Non-conventional synchronization of weakly coupled active oscillators
1 Semenov Institute of Chemical Physics - Kosygina st 4, 119991, Moscow, Russia
2 Wayne State University - 1200 Holden Street, MI 48202, Detroit, USA
Received: 21 December 2012
Accepted: 14 February 2013
We present a new type of self-sustained vibrations in the fundamental physical model covering a broad area of applications from wave generation in radiophysics and nonlinear optics to the heart muscle contraction and eyesight disorder in biophysics. Such a diversity of applications is due to the universal physical phenomenon of synchronization. Previous studies of this phenomenon, originating from Huygens famous observation, are based mainly on the model of two weakly coupled Van der Pol oscillators and usually deal with their synchronization in the regimes close to nonlinear normal modes (NNMs). In this work, we show for the first time that, in the important case of threshold excitation, an alternative synchronization mechanism can develop when the conventional synchronization becomes impossible. We identify this mechanism as an appearance of dynamic attractor with the complete periodic energy exchange between the oscillators, which is the dissipative analogue of highly intensive beats in a conservative system. This type of motion is therefore opposite to the NNM-type synchronization with no energy exchange by definition. The analytical description of these vibrations employs the concept of Limiting Phase Trajectories (LPTs) introduced by one of the authors earlier for conservative systems. Finally, within the LPT approach, we describe the transition from the complete energy exchange between the oscillators to the energy localization mostly on one of the two oscillators. The localized mode is an attractor in the range of model parameters wherein the LPT as well as the in-phase and out-of-phase NNMs become unstable.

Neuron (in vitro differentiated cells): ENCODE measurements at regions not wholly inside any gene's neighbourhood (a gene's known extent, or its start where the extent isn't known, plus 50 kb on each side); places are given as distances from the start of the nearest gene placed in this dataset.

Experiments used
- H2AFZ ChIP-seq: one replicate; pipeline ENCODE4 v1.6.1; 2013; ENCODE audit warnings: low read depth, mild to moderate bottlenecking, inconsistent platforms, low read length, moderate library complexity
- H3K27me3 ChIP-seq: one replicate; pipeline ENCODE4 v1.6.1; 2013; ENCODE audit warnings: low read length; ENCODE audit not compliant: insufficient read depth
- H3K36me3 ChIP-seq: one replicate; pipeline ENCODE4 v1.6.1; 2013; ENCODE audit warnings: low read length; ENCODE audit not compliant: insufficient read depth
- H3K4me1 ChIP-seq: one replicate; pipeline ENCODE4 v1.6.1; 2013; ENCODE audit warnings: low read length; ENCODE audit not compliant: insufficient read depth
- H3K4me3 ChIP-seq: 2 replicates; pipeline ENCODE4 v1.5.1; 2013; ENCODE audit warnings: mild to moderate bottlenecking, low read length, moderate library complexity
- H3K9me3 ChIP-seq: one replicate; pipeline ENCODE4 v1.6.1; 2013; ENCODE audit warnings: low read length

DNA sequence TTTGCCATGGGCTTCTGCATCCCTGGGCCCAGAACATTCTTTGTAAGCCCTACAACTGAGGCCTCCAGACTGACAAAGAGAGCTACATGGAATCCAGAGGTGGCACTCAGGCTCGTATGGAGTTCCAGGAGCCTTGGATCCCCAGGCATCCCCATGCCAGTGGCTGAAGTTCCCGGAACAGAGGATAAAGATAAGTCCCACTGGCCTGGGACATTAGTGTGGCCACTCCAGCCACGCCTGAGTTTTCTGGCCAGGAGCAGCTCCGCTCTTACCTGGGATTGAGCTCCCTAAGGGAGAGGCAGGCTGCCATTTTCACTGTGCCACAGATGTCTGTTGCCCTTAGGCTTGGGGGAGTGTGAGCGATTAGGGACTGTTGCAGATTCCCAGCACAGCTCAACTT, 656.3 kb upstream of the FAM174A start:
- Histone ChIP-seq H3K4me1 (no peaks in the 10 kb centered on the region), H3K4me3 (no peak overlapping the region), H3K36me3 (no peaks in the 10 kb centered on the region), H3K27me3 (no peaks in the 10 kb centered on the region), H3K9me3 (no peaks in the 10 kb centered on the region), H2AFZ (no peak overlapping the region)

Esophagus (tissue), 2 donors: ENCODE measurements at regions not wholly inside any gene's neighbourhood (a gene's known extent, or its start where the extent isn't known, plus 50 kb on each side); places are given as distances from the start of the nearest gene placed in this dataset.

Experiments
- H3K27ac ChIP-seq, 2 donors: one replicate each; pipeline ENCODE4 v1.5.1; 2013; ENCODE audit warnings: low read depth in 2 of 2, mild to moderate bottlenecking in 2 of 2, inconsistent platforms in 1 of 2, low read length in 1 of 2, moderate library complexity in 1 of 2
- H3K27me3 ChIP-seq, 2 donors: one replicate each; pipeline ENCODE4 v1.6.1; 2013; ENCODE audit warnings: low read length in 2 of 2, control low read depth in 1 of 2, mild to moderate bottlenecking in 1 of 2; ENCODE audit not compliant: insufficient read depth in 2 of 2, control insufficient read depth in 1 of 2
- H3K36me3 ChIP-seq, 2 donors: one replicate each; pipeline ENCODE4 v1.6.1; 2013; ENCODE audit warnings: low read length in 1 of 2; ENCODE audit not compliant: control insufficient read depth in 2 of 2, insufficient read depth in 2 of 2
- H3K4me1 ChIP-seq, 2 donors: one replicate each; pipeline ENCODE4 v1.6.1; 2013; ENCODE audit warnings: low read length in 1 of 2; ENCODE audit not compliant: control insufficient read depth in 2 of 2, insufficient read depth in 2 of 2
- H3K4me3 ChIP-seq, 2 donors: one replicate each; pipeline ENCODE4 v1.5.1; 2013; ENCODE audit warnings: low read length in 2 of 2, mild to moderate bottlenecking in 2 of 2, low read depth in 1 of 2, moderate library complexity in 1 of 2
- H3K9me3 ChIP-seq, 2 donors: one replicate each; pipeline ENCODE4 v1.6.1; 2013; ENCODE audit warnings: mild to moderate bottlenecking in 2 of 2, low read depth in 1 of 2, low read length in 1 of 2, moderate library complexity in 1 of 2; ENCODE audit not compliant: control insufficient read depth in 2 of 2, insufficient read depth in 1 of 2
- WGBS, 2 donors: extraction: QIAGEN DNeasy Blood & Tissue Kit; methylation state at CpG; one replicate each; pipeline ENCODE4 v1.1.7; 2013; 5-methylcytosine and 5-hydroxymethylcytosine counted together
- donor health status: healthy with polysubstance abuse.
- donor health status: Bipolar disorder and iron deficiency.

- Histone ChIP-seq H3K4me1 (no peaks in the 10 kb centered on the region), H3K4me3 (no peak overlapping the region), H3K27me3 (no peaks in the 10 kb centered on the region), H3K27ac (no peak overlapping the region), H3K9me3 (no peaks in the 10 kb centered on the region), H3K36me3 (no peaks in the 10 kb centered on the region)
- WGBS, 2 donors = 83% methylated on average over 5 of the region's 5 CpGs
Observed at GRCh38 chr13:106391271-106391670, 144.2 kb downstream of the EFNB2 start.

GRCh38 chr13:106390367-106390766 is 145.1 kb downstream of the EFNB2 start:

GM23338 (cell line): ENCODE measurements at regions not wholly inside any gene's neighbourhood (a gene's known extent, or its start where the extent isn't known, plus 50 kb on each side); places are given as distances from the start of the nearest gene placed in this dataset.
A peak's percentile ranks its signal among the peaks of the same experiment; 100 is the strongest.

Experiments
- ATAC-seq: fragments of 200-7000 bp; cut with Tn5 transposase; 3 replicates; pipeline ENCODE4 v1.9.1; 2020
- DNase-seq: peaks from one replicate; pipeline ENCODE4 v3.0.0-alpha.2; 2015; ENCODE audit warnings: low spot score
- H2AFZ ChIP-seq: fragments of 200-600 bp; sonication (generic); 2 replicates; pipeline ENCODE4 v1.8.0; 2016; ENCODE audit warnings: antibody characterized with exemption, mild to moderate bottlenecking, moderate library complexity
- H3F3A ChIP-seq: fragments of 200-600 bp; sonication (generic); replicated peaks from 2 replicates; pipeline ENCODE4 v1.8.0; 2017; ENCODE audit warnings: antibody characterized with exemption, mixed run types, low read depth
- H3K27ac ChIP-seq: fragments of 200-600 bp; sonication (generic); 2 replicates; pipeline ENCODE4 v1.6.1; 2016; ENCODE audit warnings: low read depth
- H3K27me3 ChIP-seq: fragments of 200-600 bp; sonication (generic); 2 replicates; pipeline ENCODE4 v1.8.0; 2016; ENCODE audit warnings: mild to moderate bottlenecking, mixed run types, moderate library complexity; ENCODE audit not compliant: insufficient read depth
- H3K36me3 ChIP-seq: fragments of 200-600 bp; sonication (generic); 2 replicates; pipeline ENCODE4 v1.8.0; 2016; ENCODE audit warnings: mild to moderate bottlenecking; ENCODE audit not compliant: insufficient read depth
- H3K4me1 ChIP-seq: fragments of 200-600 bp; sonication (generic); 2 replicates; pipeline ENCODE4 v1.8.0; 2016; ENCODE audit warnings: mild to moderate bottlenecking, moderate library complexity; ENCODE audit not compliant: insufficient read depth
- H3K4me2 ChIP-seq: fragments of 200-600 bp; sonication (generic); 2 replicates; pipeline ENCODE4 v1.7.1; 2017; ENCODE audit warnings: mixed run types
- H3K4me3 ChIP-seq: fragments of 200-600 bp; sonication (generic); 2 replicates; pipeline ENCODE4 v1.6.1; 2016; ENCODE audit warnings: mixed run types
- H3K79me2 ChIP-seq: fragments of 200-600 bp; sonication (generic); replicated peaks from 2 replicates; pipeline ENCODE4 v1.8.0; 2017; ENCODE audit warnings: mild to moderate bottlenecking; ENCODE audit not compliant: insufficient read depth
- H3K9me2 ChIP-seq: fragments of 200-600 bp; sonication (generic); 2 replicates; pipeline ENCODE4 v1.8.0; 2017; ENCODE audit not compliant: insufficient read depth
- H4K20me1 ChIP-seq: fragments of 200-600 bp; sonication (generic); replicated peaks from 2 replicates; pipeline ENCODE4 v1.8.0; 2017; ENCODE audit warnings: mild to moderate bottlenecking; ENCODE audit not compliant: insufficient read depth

PACS: 05.45.Xt – Synchronization; coupled oscillators / 05.45.-a – Nonlinear dynamics and chaos / 45.10.Hj – Perturbation and fractional calculus methods
© EPLA, 2013